Collaboration or Collusion?
Of course, the music industry isn't the first to come up with a collaborative solution to a bedeviling process problem. Perhaps the most well-known business-process utility is Orbitz LLC, the collaborative effort of five airlinesAmerican, Continental, Delta, Northwest and Unitedto create an online travel site. Orbitz has been a huge success, drawing in hundreds of business partners, going public in 2003, and eventually being acquired by Cendant Corp., in 2004, for $1.2 billion.
The comparison of Royalty Services to Orbitz brings up a sticky subject for the music industry, however. Many industry observers already have concerns about the potential for collusion among the major labels. The 2004 SonyBMG (Bertelsmann Music Group) merger was bogged down by an extensive investigation by European Union and U.S. Department of Justice regulators as to whether the reduction in the number of major labels would lead to "tacit collusion." And the movement of the labels in lockstep toward raising online music prices has renewed those fears.
Add to that the industry's repeated failures to pay royalties in good faith, and there could be regulatory hurdles ahead. "In any market that is dominated by an oligopoly, the natural impulse will be to collude," says Aram Sinnreich, managing partner of Radar Research LLC, a Los Angeles-based media research firm. "And I can only assume that this system would be less auditable than the older systems. You can build a computer system to be as transparent or opaque as you want. I don't see any incentive for them to be transparent."
Concerns about collusion are hogwash, says Universal's Henny, and he's got the attorney bills to prove it. "These people are misinformed," he says. "We will not be sharing proprietary information, we will not be informing our competitors of our relationships. This is the back office. It's not competitive, it's just keeping costs down." DeTullio also says that the platform is being built to be more open, with auditors, and Sarbanes-Oxley, specifically in mind.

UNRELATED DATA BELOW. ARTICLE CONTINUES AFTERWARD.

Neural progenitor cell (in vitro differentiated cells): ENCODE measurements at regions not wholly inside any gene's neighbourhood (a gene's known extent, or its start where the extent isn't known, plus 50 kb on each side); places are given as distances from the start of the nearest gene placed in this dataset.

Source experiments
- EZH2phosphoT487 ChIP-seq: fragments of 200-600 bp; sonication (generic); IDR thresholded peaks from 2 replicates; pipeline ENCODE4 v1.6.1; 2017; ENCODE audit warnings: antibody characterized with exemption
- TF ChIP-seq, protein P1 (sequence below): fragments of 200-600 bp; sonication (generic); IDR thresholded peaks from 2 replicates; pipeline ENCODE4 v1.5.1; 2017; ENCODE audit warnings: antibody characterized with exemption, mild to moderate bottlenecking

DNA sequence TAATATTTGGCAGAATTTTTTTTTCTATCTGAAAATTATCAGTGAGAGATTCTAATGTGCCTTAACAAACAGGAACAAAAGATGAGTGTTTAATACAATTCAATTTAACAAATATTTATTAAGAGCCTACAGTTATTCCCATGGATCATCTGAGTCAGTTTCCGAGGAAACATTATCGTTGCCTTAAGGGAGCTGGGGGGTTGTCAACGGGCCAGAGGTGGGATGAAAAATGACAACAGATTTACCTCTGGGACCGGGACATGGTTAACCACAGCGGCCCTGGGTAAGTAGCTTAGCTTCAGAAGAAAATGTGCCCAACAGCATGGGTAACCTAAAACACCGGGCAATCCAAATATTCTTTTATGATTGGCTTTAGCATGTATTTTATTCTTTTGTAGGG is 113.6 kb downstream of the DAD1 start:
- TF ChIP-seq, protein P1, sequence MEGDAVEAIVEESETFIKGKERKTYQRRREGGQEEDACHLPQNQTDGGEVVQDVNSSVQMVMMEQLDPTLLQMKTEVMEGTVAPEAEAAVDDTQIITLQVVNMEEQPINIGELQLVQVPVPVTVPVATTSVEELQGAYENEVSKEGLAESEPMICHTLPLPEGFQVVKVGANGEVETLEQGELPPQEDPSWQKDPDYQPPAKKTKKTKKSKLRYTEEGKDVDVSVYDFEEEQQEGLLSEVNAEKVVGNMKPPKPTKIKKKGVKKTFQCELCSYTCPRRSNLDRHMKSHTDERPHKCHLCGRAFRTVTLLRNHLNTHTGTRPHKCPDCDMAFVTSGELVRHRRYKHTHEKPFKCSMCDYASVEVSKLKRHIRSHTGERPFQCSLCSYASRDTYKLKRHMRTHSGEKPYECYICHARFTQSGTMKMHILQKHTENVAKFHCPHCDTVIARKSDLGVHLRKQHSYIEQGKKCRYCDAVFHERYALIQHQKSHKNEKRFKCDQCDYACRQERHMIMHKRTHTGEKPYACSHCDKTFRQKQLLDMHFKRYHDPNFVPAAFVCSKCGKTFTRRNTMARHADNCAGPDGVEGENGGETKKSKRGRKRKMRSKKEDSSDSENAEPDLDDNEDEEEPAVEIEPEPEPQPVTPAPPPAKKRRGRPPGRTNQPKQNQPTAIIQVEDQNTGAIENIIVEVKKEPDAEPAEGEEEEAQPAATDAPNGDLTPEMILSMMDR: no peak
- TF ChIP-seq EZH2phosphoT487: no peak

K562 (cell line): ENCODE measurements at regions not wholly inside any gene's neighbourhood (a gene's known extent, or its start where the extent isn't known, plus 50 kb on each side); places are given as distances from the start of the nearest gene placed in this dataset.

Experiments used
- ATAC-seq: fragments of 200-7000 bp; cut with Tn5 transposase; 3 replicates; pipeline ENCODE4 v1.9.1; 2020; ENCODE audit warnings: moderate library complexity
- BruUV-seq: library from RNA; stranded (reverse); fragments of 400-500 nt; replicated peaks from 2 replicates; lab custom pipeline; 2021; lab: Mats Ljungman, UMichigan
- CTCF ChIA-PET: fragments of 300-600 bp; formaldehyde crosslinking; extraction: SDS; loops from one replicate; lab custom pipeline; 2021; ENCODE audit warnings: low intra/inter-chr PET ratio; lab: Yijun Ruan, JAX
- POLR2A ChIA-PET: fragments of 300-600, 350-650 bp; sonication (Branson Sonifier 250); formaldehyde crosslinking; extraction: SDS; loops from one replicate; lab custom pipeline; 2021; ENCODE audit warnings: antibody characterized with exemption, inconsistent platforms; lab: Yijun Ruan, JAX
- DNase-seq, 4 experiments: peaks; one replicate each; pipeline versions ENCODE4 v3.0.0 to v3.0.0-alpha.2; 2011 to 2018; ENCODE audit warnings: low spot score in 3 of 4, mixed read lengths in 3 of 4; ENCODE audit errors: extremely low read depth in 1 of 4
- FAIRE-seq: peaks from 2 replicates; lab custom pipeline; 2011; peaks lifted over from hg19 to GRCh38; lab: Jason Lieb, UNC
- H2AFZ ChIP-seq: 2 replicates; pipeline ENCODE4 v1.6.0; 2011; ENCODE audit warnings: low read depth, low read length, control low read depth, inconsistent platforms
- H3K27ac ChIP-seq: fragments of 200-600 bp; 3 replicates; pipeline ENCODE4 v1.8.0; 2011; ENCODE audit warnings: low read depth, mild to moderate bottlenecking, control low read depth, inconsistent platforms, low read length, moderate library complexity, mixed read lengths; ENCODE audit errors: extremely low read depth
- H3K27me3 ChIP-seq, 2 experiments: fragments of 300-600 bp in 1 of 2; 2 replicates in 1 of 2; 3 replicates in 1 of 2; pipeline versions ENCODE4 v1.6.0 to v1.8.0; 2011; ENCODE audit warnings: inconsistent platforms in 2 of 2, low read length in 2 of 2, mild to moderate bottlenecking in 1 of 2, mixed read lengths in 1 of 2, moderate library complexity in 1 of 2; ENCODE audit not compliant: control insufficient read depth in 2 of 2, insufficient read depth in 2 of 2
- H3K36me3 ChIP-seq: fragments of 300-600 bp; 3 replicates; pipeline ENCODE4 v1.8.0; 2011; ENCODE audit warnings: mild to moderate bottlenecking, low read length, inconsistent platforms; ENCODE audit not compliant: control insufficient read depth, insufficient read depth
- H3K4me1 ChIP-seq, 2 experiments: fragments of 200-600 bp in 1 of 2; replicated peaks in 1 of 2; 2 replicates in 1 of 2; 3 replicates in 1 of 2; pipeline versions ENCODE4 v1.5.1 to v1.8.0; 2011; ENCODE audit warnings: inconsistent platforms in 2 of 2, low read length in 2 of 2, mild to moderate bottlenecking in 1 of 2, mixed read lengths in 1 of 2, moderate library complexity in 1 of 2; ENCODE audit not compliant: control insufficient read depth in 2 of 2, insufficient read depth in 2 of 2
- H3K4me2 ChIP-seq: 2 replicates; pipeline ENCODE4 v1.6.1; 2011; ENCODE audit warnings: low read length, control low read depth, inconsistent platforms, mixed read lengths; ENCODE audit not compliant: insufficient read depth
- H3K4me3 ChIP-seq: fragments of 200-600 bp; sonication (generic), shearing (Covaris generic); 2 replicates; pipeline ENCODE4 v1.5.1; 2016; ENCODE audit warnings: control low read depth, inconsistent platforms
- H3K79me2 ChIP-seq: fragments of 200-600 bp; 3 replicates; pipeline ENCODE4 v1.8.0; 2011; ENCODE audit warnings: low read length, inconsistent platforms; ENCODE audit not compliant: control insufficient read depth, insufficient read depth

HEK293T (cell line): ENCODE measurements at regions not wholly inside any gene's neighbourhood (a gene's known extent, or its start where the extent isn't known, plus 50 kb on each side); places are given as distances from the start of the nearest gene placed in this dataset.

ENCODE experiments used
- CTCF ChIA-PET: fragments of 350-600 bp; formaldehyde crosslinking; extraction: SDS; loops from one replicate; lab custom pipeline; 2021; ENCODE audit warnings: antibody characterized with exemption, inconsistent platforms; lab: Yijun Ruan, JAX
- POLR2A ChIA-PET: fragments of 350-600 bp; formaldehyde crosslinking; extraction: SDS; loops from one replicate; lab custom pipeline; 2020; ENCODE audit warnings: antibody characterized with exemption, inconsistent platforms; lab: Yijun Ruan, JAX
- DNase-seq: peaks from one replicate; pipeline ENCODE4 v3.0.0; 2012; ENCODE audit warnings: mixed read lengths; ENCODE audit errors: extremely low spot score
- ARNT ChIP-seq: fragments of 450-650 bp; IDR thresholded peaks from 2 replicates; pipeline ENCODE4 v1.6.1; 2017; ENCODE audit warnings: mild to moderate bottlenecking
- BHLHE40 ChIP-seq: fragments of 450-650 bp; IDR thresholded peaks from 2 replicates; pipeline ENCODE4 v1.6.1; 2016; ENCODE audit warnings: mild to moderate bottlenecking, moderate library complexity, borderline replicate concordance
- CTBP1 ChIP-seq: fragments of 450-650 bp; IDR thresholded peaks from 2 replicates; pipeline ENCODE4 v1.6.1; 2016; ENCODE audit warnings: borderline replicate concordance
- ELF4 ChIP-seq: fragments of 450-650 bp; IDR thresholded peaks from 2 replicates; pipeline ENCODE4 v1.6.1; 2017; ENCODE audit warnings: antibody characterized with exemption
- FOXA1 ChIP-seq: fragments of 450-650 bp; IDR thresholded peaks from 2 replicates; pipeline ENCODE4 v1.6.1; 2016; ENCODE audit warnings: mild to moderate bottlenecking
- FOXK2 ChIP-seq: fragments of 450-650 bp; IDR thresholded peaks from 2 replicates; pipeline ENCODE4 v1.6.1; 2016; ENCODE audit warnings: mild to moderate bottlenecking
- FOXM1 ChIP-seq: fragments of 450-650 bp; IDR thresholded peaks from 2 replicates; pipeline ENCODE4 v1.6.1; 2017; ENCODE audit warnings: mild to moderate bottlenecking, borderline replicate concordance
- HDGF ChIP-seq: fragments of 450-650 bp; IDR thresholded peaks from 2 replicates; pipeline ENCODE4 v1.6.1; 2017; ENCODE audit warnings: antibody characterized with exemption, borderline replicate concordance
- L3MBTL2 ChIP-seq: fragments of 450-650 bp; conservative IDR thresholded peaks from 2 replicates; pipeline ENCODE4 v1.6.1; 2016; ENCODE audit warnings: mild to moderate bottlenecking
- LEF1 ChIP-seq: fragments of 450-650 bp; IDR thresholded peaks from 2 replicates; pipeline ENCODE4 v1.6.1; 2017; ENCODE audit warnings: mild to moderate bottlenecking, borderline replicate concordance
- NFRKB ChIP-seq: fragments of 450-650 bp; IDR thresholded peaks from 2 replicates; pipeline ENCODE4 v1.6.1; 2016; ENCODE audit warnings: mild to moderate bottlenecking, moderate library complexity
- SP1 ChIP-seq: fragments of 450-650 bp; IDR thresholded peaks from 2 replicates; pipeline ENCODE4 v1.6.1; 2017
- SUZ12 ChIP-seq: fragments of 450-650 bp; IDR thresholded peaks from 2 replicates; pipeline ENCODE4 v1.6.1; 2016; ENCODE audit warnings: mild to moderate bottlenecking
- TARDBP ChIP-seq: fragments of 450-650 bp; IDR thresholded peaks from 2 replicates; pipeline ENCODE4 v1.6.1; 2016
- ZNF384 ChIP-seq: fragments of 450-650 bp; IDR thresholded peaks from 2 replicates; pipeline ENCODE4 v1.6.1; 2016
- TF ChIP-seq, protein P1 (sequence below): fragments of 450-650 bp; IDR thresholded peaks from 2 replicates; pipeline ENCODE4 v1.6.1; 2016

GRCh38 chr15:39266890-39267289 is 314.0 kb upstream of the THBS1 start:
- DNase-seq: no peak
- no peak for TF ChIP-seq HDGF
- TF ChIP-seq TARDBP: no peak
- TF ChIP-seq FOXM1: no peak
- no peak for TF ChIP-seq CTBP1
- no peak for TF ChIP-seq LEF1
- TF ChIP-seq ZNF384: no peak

After the project is completed, says Henny, Sony BMG and EMI will be given a chance to evaluate it and sign up for the service, but the chance for them to share in the success, or failure, of Royalty Services may have already passed. "They are still in wait-and-see mode," he says. "If another company comes in and uses the service, our unit costs will go down. But that doesn't mean that equity will be available to them at that point."
DeTullio decided to resign from Universal and join Royalty Services this past spring, after an exhaustive, six-month search for a CEO came up empty. Since then he hasn't had time to wonder if he made the right career move. He focuses mainly on managing the software development process, and keeping the lines of communication open with his two biggest sales targets. "We are still talking to Sony BMG," he says, staring at the wall outside his window. "And EMI, which was at first the most standoffish, is at least expressing an interest again. I'm hoping there's a little more open-mindedness."
And Henny is driving DeTullio as hard, or harder, as when they were both together at Universal. "I didn't lose Joe; he's now working full-time on my royalty system," Henny says. "I like to think of myself as his most important client."